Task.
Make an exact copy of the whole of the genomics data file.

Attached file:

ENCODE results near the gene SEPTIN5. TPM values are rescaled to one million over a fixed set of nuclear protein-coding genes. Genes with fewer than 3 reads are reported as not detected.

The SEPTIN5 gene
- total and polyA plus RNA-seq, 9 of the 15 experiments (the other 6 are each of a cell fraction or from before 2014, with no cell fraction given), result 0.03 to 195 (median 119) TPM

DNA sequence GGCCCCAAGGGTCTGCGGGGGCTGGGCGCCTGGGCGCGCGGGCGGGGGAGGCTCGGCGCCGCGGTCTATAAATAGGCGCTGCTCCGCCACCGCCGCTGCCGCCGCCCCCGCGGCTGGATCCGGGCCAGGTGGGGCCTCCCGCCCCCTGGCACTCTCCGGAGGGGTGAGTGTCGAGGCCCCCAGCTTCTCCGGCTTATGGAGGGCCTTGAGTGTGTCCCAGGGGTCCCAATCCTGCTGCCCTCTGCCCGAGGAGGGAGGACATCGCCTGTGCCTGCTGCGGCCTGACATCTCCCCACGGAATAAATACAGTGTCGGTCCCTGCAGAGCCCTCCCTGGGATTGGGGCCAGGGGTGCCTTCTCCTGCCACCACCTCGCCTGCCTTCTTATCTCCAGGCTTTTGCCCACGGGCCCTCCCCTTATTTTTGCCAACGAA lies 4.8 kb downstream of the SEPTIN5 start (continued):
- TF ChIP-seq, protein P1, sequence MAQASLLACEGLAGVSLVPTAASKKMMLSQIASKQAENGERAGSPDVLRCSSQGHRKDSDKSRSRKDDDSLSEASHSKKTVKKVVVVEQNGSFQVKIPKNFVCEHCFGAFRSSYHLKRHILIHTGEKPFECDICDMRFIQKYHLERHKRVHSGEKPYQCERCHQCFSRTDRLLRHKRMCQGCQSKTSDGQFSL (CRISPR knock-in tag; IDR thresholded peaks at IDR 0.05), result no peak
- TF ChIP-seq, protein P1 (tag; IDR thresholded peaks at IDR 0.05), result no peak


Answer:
ENCODE results near the gene SEPTIN5. TPM values are rescaled to one million over a fixed set of nuclear protein-coding genes. Genes with fewer than 3 reads are reported as not detected.

The SEPTIN5 gene
- total and polyA plus RNA-seq, 9 of the 15 experiments (the other 6 are each of a cell fraction or from before 2014, with no cell fraction given), result 0.03 to 195 (median 119) TPM

DNA sequence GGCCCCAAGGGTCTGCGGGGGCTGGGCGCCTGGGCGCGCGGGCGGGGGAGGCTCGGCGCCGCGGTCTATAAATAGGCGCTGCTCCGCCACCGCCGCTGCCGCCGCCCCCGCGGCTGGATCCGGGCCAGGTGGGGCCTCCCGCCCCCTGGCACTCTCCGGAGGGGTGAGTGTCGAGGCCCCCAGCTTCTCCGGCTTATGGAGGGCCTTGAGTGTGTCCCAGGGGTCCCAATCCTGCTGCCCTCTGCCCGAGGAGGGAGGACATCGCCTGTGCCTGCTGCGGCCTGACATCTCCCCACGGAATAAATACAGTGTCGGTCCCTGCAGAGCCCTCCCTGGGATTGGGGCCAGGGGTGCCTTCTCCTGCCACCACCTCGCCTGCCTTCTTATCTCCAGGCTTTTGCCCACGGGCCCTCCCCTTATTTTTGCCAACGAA lies 4.8 kb downstream of the SEPTIN5 start (continued):
- TF ChIP-seq, protein P1, sequence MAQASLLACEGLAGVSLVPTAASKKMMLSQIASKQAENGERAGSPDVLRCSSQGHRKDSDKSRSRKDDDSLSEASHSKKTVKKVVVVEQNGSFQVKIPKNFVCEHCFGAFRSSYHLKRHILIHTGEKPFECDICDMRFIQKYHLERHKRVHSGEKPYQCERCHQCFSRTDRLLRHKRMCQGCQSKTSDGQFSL (CRISPR knock-in tag; IDR thresholded peaks at IDR 0.05), result no peak
- TF ChIP-seq, protein P1 (tag; IDR thresholded peaks at IDR 0.05), result no peak